I flicked my gaze up to the DV who stood behind my client, dismissing her. Once she took her place in the audience, I sank into my Sophia sight. Finding my center and called up my barriers, peeling away the outermost layer and expanding it until it encompassed us both in an invisible but completely sound-proof bubble.

A nifty little trick I’d learned since Dorcas removed the last remaining obstacles between me and my power. She hadn’t been much of a dresser and had a weird thing for vampires, not to mention acting like the scariest damned thing I’d ever seen, but I had to hand it to her. She’d done me a solid.

When the barrier went up around us, there was a little ear-pop of sensation. He seemed to notice me then. His eyes took up a pale light, gleaming like the teeth he hid behind the disdainful curl of his lips. His power seethed out like the odor of a hot dumpster—the feel of it decayed and ugly and absolutely desperate.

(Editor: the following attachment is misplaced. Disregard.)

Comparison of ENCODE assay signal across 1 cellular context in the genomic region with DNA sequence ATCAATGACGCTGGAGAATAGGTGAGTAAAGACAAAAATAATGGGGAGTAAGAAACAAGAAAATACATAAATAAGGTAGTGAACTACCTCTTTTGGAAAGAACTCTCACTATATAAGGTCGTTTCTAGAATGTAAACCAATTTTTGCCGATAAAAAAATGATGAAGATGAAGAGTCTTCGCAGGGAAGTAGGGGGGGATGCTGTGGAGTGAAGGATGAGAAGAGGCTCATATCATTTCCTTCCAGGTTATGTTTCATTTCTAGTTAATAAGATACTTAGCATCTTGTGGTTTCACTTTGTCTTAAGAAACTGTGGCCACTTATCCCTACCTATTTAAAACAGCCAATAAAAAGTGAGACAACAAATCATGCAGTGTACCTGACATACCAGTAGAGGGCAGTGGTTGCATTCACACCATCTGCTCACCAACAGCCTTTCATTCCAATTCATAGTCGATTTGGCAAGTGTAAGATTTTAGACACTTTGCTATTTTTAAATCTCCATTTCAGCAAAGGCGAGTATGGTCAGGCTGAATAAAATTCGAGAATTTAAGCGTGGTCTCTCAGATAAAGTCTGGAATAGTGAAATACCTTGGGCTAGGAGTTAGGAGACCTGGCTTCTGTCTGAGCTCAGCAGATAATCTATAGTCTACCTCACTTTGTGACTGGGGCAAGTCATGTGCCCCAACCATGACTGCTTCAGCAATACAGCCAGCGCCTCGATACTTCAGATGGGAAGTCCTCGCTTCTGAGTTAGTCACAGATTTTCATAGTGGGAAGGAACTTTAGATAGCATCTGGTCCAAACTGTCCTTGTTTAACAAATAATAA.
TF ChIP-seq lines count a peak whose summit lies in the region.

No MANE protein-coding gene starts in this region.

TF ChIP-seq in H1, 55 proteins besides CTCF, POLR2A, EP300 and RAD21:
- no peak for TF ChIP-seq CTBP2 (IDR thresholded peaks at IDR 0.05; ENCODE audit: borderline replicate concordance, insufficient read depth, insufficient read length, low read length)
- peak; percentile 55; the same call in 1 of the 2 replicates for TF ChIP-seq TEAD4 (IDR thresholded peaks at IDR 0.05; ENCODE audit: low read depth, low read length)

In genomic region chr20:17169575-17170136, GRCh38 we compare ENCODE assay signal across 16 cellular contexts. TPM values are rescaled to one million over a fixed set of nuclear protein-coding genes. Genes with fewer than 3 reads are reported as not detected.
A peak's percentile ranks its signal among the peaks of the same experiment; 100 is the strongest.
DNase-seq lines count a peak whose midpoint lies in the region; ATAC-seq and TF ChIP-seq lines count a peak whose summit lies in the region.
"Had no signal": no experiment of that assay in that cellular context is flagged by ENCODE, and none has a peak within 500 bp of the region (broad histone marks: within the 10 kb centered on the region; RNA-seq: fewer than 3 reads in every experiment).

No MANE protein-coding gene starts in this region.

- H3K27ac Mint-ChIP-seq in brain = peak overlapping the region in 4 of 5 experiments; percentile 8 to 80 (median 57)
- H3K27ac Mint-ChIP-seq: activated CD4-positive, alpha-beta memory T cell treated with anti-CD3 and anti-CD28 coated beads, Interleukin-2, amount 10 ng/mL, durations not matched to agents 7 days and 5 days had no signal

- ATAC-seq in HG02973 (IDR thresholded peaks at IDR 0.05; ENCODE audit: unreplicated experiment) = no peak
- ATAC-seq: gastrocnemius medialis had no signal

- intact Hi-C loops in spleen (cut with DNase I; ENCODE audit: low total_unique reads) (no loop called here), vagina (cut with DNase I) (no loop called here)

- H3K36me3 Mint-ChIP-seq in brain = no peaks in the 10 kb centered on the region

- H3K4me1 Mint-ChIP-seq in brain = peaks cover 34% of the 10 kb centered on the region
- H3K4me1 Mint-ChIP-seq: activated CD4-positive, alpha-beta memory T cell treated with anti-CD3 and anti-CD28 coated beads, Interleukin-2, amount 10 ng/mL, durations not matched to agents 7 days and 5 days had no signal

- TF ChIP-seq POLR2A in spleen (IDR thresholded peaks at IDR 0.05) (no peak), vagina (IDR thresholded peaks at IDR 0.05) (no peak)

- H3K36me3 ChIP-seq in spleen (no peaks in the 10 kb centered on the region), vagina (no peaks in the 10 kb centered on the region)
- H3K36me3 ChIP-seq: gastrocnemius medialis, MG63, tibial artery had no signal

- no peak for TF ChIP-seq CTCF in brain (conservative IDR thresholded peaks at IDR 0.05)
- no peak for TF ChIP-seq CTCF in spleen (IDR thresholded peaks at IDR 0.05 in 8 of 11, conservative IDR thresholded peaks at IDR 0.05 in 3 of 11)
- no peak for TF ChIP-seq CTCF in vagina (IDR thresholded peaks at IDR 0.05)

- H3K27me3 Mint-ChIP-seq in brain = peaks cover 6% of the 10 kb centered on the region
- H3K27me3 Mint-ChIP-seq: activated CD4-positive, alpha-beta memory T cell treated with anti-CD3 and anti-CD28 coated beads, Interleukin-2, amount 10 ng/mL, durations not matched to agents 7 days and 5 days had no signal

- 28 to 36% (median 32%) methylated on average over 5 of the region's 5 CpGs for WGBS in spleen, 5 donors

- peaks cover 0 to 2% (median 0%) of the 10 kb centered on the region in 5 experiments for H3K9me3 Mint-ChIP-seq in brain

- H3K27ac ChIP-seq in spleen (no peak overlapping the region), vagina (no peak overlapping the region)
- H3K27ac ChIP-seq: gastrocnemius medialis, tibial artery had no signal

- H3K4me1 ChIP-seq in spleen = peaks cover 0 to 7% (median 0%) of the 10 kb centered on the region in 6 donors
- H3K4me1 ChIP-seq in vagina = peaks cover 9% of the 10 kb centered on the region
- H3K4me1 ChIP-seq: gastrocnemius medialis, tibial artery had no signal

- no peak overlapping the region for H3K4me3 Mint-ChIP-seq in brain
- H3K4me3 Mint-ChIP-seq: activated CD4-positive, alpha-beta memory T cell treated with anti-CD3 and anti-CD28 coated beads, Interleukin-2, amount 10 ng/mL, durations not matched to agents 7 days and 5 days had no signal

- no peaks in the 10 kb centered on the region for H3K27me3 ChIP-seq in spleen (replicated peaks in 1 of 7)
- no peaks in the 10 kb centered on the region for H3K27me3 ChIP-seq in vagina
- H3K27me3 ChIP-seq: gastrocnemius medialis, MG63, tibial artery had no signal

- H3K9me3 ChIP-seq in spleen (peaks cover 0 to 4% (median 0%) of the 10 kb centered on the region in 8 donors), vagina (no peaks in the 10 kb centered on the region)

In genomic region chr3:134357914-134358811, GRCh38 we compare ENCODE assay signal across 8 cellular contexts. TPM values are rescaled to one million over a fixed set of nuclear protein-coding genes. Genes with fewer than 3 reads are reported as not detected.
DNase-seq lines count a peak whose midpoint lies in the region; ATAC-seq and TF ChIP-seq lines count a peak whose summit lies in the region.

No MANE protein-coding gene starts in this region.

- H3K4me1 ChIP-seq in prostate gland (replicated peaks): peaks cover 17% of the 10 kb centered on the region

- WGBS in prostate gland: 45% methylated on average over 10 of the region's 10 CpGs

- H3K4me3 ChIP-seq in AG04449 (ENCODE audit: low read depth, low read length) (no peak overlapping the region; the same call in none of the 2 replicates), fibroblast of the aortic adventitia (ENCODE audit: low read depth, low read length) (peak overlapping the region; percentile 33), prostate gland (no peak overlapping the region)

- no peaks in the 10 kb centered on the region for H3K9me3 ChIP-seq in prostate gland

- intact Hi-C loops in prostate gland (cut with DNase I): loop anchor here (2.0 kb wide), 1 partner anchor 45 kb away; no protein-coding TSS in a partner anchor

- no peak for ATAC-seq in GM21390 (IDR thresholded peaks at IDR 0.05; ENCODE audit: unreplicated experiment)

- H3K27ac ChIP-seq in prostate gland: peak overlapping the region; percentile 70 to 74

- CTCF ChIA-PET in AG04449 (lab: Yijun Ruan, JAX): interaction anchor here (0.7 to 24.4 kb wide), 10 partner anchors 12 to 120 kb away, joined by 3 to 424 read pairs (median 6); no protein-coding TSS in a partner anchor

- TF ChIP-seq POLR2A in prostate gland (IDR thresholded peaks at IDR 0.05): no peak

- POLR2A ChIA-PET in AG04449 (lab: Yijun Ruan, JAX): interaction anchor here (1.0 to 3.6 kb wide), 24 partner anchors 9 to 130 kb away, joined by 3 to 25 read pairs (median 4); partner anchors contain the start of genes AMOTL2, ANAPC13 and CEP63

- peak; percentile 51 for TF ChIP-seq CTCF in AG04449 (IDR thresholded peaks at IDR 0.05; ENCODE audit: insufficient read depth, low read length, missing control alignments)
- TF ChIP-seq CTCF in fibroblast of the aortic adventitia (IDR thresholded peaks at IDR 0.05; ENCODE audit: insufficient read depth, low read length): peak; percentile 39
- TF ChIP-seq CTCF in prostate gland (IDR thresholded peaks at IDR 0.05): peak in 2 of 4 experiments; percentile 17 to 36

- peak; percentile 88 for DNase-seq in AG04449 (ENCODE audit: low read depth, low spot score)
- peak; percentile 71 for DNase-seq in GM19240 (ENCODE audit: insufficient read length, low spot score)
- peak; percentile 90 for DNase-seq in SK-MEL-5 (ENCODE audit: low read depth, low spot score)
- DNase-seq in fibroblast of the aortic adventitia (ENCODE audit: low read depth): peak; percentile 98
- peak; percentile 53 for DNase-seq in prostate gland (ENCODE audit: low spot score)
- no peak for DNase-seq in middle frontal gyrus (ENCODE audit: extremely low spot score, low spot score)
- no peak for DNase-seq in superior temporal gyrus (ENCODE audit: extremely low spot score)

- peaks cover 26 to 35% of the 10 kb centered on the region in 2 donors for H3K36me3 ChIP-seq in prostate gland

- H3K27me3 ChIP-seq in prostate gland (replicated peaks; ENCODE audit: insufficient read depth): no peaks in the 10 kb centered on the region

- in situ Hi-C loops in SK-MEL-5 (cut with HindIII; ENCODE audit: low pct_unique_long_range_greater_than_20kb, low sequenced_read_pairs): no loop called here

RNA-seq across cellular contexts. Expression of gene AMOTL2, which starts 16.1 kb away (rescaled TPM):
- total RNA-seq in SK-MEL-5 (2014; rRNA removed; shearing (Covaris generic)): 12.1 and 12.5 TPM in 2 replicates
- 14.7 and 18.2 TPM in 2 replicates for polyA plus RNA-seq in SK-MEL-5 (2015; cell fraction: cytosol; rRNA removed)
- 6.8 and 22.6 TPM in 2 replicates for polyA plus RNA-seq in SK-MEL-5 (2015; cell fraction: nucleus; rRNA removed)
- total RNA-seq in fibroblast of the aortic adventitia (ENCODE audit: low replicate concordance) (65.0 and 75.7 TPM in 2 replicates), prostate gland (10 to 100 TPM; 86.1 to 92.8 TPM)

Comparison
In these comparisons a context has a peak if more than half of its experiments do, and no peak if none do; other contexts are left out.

I smiled, grim and hard. This guy might be the farthest gone DV I’d ever met. He was going to be a challenge.


I decided to start the same way I always did, knowing this one might not end the same way. “What’s your name?”

He stared me down for several moments. “You want my current name or the one that’s waiting for me?”

Obviously, he was referring to the name change that happened when a DV Fell. Vampires never kept their DV names. All part of the whole born-again (dead-again?) persona of a newly-minted vamp.

“You have one name,” I said, my voice like tungsten. “And you’re going to keep it.”

“Like you can stop me.”

I smiled again, glad I had chosen to wear lip gloss because my mouth was so dry, my lips would have split without it. “I can. And I will.”